Occasionally, a customer will ask, "What is Rundll32.exe and when should I use it instead of just writing a standalone exe?"

The guidance is very simple: Don't use rundll32. Just write your standalone exe.

Rundll32 is a leftover from Windows 95, and it has been deprecated since at least Windows Vista because it violates a lot of modern engineering guidelines. If you run something via Rundll32, then you lose the ability to tailor the execution environment to the thing you're running. Instead, the environment is set up for whatever Rundll32 requests.

  • Data Execution Prevention policy cannot be applied to a specific Rundll32 command line. Any policy you set applies to all Rundll32 commands.
  • Address Space Layout Randomization cannot be applied to a specific Rundll32 command line. Any policy you set applies to all Rundll32 commands.
  • Application compatibility shims cannot be applied to a specific Rundll32 command line. Any application compatibilty shim you enable will be applied to all Rundll32 commands.
  • SAFER policy cannot be applied to a specific Rundll32 command line. Any policy you set applies to all Rundll32 commands.
  • The Description in Task Manager will be Rundll32's description, which does not help users identify what the specific Rundll32 instance is doing.
  • You cannot apply a manifest to a specific Rundll32 command line. You have to use the manifest that comes with Rundll32. (In particular, this means that your code must be high DPI aware.)
  • The Fault Tolerant Heap cannot be enabled for a specific Rundll32 command line. Any policy you set applies to all Rundll32 commands.
  • All Rundll32.exe applications are treated as the same program for the purpose of determining which applications are most frequently run.
  • Explorer tracks various attributes of an application based on the executable name, so all Rundll32.exe commands will be treated as the same application. (For example, all windows hosted by Rundll32 will group together.)
  • You won't get any Windows Error Reporting reports for crashes in your Rundll32.exe command line, because they all got sent to the registered owner of Rundll32.exe (the Windows team).
  • Many environmental settings are implied by the executable. If you use Rundll32, then those settings are not chosen by you since you didn't control how Rundll32 configures its environment.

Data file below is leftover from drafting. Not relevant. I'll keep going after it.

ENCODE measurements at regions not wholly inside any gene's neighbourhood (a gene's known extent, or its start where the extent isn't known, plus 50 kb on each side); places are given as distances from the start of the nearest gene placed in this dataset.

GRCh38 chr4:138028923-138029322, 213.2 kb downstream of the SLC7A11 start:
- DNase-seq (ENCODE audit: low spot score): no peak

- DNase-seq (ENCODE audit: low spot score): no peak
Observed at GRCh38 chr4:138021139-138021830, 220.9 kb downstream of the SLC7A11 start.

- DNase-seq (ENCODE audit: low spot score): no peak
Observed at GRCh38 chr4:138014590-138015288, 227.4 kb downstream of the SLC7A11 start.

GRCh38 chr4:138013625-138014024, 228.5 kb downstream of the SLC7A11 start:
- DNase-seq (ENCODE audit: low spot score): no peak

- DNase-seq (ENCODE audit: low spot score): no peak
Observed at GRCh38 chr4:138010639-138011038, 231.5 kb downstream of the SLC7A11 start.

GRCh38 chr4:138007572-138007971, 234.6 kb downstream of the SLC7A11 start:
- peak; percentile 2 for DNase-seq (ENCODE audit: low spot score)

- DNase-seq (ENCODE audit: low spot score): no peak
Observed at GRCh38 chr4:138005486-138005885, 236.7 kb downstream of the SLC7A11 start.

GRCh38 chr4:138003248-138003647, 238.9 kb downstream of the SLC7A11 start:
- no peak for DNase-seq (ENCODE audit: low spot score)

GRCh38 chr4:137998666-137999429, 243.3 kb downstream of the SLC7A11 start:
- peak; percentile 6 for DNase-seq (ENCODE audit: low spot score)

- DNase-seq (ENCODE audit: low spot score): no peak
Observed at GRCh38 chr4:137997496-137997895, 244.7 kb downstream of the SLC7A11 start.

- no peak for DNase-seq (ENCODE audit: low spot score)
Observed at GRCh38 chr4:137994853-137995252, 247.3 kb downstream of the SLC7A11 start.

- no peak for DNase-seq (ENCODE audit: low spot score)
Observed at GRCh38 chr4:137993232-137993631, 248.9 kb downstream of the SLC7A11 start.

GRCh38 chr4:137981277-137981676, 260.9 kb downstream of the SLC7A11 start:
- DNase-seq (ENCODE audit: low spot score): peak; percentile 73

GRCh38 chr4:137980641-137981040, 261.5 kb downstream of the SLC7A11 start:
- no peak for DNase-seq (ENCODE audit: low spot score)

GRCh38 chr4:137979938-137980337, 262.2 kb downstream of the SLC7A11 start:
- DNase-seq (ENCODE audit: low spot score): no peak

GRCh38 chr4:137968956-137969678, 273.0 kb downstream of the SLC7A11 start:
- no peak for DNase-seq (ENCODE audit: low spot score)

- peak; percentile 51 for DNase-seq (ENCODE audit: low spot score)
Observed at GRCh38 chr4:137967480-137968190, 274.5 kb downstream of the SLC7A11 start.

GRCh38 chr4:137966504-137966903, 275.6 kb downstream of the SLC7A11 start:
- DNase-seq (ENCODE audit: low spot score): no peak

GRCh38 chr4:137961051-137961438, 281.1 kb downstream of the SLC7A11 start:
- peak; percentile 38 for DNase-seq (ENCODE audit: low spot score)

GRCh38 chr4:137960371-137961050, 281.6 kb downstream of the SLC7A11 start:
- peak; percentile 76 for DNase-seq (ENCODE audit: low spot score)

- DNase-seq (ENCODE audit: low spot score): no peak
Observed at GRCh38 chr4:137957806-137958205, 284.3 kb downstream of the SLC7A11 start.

• Rundll32 is marked as TSAWARE, so your Rundll32 command must be Terminal Services compatible.
    • Rundll32 is marked as LARGE­ADDRESS­AWARE, so your Rundll32 command must be 3GB-compatible.
    • Rundll32 specifies its preferred stack reserve and commit, so you don't control your stack size.
    • Rundll32 is marked as compatible with the version of Windows it shipped with, so it has opted into all new behaviors (even the breaking ones), such as automatically getting the Heap­Enable­Termination­On­Corruption flag set on all its heaps.
  • Windows N+1 may add a new behavior that Rundll32 opts into, but which your Rundll32 command line does not support. (It can't, because the new behavior didn't exist at the time you wrote your Rundll32 command line.) As you can see, this has happened many times in the past (for example, high DPI, Terminal Services compatibility, 3GB compatibility), and it will certainly happen again in the future.

You get the idea.

Note also that Rundll32 assumes that the entry point you provide corresponds to a task which pumps messages, since it creates a window on your behalf and passes it as the first parameter. A common mistake is writing a Rundll32 entry point for a long-running task that does not pump messages. The result is an unresponsive window that clogs up broadcasts.

Digging deeper, one customer explained that they asked for guidance making this choice because they want to create a scheduled task that runs code inside a DLL, and they wanted to decide whether to create a Rundll32 entry point in their DLL, or whether they should just create a custom executable whose sole job is loading the DLL and calling the custom code.

By phrasing it as an either/or question, they missed the third (correct) option: Create your scheduled task with an ICom­Handler­Action that specifies a CLSID your DLL implements.